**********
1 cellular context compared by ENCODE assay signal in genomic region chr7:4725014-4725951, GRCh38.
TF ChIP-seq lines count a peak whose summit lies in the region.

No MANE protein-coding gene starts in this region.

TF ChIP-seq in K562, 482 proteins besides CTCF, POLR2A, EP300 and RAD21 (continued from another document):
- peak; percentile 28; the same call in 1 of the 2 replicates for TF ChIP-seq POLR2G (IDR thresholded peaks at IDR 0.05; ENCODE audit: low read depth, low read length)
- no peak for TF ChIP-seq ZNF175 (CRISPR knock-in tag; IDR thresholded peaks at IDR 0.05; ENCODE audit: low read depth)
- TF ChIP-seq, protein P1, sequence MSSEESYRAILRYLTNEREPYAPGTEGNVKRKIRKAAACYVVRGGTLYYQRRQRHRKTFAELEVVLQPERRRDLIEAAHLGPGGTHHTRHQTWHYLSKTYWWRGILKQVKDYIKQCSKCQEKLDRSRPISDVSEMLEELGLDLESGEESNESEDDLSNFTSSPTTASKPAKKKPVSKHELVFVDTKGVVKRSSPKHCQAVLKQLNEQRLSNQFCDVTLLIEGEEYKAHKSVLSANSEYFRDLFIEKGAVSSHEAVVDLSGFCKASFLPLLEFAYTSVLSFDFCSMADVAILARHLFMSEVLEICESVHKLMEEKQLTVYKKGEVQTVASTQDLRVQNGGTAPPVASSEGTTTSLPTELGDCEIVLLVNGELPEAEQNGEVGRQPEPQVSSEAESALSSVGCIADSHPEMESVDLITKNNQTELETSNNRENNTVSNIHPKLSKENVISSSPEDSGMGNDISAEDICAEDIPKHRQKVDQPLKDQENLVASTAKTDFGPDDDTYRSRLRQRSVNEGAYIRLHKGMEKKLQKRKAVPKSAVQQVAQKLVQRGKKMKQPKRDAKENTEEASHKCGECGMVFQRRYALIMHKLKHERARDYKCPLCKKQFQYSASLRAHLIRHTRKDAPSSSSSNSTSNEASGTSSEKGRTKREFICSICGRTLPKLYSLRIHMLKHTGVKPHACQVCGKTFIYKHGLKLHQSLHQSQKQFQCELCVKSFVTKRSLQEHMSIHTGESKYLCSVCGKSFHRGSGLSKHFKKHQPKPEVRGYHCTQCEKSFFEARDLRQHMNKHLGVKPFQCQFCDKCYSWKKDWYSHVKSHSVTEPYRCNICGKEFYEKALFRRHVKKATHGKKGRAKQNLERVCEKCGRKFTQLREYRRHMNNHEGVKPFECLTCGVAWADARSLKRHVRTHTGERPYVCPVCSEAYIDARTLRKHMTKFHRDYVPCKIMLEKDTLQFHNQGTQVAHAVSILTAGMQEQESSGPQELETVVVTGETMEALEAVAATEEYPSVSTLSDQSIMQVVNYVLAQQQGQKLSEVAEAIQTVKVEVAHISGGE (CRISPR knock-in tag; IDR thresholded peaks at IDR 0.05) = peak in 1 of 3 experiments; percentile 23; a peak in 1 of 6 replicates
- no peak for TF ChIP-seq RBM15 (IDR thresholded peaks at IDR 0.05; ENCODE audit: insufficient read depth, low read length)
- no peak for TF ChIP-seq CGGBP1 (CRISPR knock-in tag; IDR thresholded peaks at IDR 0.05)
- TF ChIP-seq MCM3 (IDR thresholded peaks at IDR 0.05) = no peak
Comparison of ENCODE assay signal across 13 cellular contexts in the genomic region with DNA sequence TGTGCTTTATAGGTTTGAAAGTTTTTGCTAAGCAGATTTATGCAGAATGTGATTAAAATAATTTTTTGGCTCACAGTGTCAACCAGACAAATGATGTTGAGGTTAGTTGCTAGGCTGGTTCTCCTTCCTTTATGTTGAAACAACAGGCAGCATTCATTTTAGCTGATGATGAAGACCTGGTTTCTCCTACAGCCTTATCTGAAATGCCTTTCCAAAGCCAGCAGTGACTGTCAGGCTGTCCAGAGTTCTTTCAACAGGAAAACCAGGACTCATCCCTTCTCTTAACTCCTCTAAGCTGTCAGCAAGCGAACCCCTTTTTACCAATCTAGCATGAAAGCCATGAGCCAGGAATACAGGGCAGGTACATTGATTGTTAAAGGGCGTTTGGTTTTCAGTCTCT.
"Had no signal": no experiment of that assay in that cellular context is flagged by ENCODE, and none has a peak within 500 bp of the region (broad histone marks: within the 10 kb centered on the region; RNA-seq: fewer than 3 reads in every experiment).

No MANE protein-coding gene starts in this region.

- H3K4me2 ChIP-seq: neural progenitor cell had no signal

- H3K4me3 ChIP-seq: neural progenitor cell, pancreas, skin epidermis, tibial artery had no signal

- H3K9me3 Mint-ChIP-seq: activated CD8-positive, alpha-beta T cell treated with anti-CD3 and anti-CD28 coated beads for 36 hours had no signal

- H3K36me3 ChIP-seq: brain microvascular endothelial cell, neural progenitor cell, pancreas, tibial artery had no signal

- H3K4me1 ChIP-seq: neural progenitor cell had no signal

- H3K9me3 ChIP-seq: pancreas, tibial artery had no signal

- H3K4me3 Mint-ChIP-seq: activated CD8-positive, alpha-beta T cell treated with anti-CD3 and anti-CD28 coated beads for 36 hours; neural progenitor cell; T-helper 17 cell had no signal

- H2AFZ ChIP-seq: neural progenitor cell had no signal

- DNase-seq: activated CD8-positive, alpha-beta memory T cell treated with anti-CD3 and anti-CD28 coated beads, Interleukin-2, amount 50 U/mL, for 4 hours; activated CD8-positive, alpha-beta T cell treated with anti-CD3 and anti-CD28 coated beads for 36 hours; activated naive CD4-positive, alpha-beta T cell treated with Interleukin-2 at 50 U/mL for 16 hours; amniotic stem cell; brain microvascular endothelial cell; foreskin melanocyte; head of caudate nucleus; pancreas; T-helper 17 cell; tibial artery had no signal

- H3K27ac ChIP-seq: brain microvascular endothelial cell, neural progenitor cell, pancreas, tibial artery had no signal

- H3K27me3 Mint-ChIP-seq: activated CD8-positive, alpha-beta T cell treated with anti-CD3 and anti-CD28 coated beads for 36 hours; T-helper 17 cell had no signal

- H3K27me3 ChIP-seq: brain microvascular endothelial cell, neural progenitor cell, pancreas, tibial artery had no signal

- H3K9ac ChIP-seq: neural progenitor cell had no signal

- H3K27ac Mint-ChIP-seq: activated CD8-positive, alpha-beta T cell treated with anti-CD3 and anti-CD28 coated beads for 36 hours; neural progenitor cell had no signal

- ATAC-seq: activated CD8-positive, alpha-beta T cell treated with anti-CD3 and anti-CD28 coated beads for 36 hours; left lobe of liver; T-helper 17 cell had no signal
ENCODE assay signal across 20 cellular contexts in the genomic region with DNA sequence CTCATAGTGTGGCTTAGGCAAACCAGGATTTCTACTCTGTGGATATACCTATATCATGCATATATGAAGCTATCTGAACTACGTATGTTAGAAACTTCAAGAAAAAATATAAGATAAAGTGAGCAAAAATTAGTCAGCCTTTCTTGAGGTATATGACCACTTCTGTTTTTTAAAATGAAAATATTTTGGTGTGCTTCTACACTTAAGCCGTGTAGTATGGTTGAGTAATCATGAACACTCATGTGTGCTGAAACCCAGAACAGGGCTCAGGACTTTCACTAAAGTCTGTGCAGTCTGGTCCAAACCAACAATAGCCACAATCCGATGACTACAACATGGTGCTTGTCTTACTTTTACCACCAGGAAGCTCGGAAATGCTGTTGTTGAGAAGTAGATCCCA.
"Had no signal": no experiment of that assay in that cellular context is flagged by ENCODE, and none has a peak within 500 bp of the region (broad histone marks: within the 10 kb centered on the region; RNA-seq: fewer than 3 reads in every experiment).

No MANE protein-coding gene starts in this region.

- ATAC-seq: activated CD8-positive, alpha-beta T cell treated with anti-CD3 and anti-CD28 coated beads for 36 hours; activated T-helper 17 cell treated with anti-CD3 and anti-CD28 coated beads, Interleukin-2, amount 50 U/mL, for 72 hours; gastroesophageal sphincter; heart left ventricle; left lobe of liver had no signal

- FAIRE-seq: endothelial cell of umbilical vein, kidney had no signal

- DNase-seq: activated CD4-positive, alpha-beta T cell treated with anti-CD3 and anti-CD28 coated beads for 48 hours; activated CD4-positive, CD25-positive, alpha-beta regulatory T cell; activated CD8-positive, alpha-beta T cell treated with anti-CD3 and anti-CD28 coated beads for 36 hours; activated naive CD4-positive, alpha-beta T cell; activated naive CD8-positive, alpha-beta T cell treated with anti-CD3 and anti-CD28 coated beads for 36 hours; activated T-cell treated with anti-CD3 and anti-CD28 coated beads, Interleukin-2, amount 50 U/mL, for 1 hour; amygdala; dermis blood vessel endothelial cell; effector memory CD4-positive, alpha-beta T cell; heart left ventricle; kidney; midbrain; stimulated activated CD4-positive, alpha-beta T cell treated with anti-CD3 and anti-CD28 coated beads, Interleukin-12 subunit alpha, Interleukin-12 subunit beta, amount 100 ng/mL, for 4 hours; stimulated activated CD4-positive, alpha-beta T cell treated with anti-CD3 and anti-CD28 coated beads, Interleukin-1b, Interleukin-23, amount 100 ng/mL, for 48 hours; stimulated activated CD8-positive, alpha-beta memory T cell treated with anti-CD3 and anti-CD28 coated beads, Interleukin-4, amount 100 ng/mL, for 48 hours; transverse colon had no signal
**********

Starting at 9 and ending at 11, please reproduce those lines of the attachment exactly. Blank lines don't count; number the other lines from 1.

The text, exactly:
- no peak for TF ChIP-seq CGGBP1 (CRISPR knock-in tag; IDR thresholded peaks at IDR 0.05)
- TF ChIP-seq MCM3 (IDR thresholded peaks at IDR 0.05) = no peak
Comparison of ENCODE assay signal across 13 cellular contexts in the genomic region with DNA sequence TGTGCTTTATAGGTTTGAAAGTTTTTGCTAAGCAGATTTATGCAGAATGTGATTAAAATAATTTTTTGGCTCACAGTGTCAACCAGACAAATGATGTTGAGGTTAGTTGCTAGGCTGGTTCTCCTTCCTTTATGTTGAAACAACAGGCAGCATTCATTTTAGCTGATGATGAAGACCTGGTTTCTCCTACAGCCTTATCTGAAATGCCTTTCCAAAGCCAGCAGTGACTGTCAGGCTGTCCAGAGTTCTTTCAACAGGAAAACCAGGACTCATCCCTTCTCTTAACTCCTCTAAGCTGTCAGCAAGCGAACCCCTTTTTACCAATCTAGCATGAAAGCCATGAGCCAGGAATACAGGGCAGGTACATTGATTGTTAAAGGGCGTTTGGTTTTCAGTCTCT.